sleeping safe & sound
sleeping safe & sound
The safest way for your baby to sleep is on their back
In the past parents were told to put their babies to sleep on their front (you may well have slept like this as a baby) but experts now advise parents that the safest position for babies to sleep in is on their backs. It is not safe for babies to sleep on their front or side and in fact babies settle more easily on their back, especially if they have been placed to sleep that way from the very first day. If your baby is less than six months old and you find them asleep on their tummy, gently turn them onto their back.
Don't feel you need to keep getting up all night to check on this. After around six months, babies can usually roll onto their back themselves so leave them to find their own position. Whatever your baby's age, always place them to sleep on their back.
Make sure your baby's head stays uncovered
It can be dangerous if your baby's head gets covered when they sleep. Place them with their feet to the foot of the cot, with the bedclothes firmly tucked in and no higher than their shoulders, so they can't wriggle down under the covers. Don't worry if they wriggle up and get uncovered.
Where is the best place for your baby to sleep?
The safest place for your baby to sleep for the first six months is in a crib or cot in a room with you. Some parents choose to co-sleep with their baby; where their baby sleeps in bed with them. However, it's worth bearing in mind that it's especially dangerous for your baby to sleep in your bed if you (or your partner):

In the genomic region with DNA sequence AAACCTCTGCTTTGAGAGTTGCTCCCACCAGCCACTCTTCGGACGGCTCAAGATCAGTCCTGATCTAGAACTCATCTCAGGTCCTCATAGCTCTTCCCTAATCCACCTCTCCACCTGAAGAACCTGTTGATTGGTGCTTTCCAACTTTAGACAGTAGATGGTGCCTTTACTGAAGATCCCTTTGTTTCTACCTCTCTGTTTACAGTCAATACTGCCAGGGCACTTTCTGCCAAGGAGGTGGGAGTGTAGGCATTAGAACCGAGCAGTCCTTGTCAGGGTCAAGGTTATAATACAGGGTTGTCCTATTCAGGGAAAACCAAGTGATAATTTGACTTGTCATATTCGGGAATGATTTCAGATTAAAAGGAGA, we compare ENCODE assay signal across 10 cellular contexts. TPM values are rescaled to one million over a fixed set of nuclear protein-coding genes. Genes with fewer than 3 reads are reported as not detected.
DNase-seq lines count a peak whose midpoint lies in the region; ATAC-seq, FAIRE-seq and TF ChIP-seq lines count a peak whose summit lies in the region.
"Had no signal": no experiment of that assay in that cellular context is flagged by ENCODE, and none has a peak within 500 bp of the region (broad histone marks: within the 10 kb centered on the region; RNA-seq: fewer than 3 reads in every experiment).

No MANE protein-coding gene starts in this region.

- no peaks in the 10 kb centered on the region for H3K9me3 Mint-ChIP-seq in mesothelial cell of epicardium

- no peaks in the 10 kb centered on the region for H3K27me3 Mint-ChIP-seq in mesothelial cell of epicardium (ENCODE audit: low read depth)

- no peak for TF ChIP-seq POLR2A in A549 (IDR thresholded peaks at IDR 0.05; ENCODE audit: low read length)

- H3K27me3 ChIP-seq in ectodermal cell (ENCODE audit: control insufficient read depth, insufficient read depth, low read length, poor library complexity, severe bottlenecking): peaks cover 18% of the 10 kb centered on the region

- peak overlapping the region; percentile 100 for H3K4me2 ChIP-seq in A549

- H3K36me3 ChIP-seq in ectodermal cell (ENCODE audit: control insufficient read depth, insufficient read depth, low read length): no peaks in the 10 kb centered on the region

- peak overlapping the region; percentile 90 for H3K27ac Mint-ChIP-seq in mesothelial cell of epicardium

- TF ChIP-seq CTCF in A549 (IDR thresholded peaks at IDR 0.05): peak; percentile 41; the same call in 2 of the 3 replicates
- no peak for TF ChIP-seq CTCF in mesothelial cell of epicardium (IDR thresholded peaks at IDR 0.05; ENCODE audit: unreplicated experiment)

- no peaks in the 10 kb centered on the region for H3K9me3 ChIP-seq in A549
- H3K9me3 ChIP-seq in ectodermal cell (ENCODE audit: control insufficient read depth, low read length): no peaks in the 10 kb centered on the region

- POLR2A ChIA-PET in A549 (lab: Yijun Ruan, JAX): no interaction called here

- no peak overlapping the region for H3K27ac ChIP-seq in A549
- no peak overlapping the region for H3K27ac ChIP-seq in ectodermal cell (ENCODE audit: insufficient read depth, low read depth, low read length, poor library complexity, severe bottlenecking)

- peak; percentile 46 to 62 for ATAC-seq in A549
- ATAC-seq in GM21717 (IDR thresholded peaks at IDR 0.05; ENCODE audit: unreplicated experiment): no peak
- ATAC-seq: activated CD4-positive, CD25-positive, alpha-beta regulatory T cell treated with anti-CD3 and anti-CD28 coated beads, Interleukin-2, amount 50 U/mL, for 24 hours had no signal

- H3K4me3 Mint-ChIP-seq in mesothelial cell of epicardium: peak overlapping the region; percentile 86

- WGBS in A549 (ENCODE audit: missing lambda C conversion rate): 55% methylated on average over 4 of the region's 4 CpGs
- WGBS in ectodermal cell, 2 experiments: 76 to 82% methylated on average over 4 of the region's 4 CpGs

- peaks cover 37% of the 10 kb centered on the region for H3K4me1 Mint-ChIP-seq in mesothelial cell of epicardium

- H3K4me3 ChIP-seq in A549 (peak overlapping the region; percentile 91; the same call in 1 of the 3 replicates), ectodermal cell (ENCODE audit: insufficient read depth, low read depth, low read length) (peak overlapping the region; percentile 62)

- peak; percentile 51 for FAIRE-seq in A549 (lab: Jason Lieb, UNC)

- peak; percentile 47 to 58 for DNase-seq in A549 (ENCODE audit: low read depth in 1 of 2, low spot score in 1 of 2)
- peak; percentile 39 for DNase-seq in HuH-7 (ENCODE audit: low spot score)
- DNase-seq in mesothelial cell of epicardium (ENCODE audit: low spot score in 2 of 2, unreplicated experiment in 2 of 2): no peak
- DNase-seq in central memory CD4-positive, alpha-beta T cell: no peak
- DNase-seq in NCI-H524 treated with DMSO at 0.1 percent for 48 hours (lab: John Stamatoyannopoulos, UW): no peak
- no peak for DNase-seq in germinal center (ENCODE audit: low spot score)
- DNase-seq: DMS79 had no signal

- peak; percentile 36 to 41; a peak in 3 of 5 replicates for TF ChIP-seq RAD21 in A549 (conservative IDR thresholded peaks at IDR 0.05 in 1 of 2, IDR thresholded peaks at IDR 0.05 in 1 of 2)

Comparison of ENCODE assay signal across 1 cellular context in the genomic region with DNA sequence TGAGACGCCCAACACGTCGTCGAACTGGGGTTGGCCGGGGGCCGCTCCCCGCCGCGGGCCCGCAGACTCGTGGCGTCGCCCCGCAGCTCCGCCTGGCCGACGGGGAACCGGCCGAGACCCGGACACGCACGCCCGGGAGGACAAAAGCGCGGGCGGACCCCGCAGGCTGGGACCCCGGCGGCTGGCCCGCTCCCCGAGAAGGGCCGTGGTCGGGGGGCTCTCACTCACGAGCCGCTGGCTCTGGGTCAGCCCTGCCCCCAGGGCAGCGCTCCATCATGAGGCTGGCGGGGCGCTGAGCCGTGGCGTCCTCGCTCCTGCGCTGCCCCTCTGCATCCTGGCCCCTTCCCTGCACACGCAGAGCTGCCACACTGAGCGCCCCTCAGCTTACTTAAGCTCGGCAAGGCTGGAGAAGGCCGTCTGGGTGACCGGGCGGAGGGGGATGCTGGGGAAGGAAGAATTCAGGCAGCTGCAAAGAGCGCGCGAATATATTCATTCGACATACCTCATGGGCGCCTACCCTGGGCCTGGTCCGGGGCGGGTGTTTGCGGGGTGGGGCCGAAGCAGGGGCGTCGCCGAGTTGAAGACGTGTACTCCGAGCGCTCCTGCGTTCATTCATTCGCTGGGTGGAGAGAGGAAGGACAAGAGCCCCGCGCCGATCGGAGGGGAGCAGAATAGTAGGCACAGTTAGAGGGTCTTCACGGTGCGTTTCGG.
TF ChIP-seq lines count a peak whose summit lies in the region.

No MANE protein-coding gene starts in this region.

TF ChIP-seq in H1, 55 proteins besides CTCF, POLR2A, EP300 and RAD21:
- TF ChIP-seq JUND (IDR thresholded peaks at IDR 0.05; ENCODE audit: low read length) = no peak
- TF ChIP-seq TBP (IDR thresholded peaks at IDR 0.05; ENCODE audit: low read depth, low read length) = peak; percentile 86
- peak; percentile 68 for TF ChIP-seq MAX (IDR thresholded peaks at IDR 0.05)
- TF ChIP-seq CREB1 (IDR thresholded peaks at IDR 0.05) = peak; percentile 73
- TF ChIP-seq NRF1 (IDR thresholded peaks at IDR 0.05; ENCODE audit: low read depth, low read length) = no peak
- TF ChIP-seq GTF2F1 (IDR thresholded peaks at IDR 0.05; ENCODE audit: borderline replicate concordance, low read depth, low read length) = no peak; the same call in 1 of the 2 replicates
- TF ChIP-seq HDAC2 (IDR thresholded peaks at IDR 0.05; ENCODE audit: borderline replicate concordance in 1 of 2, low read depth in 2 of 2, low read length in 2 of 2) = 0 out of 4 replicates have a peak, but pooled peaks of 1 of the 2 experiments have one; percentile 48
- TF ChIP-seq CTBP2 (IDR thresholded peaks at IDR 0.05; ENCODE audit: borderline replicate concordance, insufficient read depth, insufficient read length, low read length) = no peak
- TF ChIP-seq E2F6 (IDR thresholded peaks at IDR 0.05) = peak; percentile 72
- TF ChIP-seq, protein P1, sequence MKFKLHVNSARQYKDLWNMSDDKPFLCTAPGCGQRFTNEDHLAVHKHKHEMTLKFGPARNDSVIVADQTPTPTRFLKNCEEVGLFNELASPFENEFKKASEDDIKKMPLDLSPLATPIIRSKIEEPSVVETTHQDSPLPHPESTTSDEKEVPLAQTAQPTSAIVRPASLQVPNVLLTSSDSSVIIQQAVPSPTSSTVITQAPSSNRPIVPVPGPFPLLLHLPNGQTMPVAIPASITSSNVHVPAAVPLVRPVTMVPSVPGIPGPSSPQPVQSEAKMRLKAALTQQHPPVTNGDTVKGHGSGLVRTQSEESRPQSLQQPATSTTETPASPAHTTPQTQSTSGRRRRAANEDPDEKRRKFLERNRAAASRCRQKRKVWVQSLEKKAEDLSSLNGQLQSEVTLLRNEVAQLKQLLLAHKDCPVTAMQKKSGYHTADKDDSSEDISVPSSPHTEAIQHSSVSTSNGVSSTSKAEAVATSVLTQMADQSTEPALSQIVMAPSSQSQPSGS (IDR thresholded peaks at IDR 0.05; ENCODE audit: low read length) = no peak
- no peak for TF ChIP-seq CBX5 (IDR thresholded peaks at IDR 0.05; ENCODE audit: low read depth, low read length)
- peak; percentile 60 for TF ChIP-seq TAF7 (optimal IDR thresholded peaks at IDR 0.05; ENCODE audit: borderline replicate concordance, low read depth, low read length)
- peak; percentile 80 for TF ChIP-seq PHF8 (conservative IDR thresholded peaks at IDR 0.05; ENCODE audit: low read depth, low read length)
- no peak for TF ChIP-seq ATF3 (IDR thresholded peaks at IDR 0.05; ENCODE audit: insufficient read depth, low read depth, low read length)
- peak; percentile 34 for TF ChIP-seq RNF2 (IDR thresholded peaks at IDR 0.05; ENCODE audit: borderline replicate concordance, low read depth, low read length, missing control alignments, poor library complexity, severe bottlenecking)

- are a smoker (even if you never smoke in bed or in the home)
- have been drinking alcohol
- take medication or drugs that make you drowsy
- feel very tired
or if your baby:
- was born before 37 weeks
- weighed less than 2.5kg or 5.5lbs at birth
- is less than three months old.
Don't forget, accidents can happen:
- you might roll over and suffocate your baby
- your baby could be caught between the wall and the bed
- your baby could roll out of your bed and be injured
- it's very dangerous to sleep together with a baby on a sofa, armchair or settee and it is also risky to sleep a baby alone in an adult bed.
Choose lightweight blankets and clothing for sleep
If your baby is under a year old:
- don't use a duvet, quilt or pillow
- don't use electric blankets or hot water bottles
- use one or more layers of light blankets or use a baby sleeping bag
Sleep your baby on a firm, clean, dry mattress
It is very important that your baby's mattress is kept clean and dry. Ideally you should buy a new mattress for each new baby. If you are not able to do this, use the one you have as long as it was made with a completely waterproof cover and has no tears, cracks or holes. Clean it thoroughly and dry it.
Babies don't need hot rooms
Babies don't need especially warm rooms. All-night heating is rarely necessary. Babies should never sleep next to a radiator or in direct sunlight. To keep an eye on the temperature, buy a simple room thermometer and keep it next to where your baby sleeps. The safest room temperature for your baby to sleep in is somewhere between 16-20繙C.
Check your baby regularly to make sure they aren't too hot - or too cold
To check if your baby is too hot, look for sweating or place your hand on your baby to feel how hot they are - don't worry if their hands or feet are cool; that's normal. If your baby feels too hot, remove one or more layers of blankets. Babies who are unwell need fewer - not more - bedclothes.